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Domestic Airport Security Policies 2 of 7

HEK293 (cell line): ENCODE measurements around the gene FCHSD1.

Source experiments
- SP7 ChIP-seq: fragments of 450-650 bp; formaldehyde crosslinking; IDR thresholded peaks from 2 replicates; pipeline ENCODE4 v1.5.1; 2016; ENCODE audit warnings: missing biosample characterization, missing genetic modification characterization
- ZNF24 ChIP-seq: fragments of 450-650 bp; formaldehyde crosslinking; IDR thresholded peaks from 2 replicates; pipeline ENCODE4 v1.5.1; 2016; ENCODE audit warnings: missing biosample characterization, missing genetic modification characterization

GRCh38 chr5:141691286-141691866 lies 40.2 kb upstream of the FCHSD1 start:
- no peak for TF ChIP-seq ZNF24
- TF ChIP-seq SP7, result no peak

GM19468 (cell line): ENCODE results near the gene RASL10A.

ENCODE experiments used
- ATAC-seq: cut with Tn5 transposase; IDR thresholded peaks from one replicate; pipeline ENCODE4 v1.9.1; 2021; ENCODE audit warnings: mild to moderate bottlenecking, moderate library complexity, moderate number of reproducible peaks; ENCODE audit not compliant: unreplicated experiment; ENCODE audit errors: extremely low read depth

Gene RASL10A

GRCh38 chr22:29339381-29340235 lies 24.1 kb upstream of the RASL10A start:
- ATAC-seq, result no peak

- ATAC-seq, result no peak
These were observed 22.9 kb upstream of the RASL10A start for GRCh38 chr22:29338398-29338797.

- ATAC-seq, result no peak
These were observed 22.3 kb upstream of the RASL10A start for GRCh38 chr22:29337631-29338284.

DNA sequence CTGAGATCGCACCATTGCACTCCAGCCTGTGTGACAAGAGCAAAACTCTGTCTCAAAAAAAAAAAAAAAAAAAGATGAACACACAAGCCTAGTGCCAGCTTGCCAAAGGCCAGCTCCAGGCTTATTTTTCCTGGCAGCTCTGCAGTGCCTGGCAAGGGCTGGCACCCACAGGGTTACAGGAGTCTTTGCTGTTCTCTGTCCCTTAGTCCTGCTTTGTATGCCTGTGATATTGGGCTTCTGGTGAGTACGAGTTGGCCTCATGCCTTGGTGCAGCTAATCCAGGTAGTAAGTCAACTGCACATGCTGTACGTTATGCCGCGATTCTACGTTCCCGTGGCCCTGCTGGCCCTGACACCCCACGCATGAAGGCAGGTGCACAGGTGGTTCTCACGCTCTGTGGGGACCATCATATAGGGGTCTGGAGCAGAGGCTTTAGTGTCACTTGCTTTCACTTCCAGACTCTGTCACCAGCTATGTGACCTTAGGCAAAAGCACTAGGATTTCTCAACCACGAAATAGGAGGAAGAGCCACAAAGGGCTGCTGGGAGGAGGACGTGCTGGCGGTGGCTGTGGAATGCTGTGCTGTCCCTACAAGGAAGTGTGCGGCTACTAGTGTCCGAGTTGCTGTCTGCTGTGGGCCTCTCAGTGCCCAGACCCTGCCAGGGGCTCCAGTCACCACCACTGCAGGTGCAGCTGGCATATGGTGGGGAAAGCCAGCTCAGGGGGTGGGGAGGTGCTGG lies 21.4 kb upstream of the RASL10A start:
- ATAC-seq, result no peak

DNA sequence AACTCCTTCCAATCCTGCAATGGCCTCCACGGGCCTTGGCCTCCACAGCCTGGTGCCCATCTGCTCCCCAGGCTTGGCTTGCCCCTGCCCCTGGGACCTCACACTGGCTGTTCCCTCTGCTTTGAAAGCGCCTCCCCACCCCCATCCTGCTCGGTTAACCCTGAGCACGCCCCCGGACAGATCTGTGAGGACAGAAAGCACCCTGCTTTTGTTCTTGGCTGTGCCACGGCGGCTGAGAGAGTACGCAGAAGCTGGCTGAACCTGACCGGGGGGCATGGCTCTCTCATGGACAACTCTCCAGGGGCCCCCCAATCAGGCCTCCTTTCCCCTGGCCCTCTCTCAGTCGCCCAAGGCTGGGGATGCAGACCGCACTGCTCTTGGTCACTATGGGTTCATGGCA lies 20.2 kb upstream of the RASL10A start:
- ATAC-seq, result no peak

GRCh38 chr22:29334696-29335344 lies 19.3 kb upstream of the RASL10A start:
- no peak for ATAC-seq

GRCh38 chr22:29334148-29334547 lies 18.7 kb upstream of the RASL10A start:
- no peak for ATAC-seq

The Effect of Domestic Airport Security Policies on Minority Communities, Freedom of Movement, and Privacy 2 of 7 This panel will discuss how new and invasive aviation security policies are impacting minority communities in the US and whether the national security objectives outweigh the impingement on civil liberties. Advanced Imaging Technology (AIT) machines in US airports that have raised questions of privacy, modesty, health, and racial/ religious profiling. For example, AIT’s inability to scan the folds or layers of religious headcoverings (ie Sikh turbans are considered per se an anomaly, and therefore, subject Sikh passengers who wear turbans to two mandatory additional layers of security). This counters the argument that invasive technology provides additional security. This technology also disparately impacts Muslim women who wear hijabs or women and men who wear artificial hair pieces wigs based on preference, medical purposes, or religious obligations regarding natural hair being uncovered in public. Moreover, the panel may discuss other law enforcement mechanisms to combat terrorism and other emerging technologies or law enforcement tools in the aviation security arena. And generally, the panel will discuss how these new aviation security policies have an impact on individual’s Freedom of Movement. Panel organized by Hansdeep Singh: Staff Attorney, United Sikhs. Moderator: Daniel Mach: Director of Freedom of Religion and Belief, ACLU Panelists: Congresswoman
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